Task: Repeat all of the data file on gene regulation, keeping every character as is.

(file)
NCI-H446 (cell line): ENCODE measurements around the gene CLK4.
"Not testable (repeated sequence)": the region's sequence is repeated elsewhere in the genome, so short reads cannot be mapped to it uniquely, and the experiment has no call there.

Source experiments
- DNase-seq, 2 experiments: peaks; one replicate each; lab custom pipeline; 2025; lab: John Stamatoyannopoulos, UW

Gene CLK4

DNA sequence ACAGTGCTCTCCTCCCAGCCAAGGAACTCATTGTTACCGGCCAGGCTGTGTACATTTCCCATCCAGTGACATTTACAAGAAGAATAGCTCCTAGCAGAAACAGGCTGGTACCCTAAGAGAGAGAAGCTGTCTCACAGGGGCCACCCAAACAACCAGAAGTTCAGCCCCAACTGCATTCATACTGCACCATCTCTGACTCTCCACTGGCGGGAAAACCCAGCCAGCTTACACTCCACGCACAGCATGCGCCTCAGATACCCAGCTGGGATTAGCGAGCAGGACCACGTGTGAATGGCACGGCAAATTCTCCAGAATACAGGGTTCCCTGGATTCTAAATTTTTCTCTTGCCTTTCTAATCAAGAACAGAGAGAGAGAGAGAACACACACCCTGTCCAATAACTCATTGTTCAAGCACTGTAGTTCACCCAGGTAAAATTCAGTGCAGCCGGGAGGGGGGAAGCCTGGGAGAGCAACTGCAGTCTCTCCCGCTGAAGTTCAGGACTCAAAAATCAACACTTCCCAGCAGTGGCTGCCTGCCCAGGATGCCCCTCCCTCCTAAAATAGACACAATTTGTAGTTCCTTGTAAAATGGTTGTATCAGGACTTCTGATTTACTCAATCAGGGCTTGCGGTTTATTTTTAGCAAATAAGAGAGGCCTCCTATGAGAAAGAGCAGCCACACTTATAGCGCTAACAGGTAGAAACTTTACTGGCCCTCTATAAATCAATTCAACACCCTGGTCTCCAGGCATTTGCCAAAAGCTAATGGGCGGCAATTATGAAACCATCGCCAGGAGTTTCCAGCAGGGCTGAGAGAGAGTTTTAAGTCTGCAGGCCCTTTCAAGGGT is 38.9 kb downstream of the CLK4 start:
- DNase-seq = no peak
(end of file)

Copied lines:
NCI-H446 (cell line): ENCODE measurements around the gene CLK4.
"Not testable (repeated sequence)": the region's sequence is repeated elsewhere in the genome, so short reads cannot be mapped to it uniquely, and the experiment has no call there.

Source experiments
- DNase-seq, 2 experiments: peaks; one replicate each; lab custom pipeline; 2025; lab: John Stamatoyannopoulos, UW

Gene CLK4

DNA sequence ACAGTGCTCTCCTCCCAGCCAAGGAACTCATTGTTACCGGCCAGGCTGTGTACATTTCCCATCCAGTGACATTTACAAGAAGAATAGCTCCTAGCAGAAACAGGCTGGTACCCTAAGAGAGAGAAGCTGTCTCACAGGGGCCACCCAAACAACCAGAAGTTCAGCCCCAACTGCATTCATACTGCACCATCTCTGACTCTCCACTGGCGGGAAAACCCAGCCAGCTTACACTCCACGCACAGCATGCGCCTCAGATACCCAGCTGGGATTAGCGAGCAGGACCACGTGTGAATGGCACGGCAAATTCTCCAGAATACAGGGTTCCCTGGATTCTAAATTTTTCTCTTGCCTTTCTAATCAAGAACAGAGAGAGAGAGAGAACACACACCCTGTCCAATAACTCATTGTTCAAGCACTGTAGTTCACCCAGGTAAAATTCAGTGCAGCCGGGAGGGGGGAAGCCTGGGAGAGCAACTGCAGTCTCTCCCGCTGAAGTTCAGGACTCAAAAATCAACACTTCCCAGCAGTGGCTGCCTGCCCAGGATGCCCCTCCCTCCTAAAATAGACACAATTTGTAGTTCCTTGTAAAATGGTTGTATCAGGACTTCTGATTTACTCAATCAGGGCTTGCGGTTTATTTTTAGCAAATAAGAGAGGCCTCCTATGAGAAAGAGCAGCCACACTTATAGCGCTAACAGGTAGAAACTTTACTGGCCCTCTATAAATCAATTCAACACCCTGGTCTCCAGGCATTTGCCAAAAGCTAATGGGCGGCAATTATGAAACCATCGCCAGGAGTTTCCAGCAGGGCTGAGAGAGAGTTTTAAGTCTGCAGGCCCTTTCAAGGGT is 38.9 kb downstream of the CLK4 start:
- DNase-seq = no peak